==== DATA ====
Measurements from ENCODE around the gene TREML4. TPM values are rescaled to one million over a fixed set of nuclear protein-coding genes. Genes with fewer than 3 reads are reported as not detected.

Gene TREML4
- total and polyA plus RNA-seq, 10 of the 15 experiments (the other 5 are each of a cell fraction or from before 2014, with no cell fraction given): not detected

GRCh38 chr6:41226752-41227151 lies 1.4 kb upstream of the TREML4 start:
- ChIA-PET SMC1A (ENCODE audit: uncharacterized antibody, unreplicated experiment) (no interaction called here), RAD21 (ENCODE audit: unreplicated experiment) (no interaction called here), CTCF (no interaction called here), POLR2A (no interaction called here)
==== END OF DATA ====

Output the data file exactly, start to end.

Measurements from ENCODE around the gene TREML4. TPM values are rescaled to one million over a fixed set of nuclear protein-coding genes. Genes with fewer than 3 reads are reported as not detected.

Gene TREML4
- total and polyA plus RNA-seq, 10 of the 15 experiments (the other 5 are each of a cell fraction or from before 2014, with no cell fraction given): not detected

GRCh38 chr6:41226752-41227151 lies 1.4 kb upstream of the TREML4 start:
- ChIA-PET SMC1A (ENCODE audit: uncharacterized antibody, unreplicated experiment) (no interaction called here), RAD21 (ENCODE audit: unreplicated experiment) (no interaction called here), CTCF (no interaction called here), POLR2A (no interaction called here)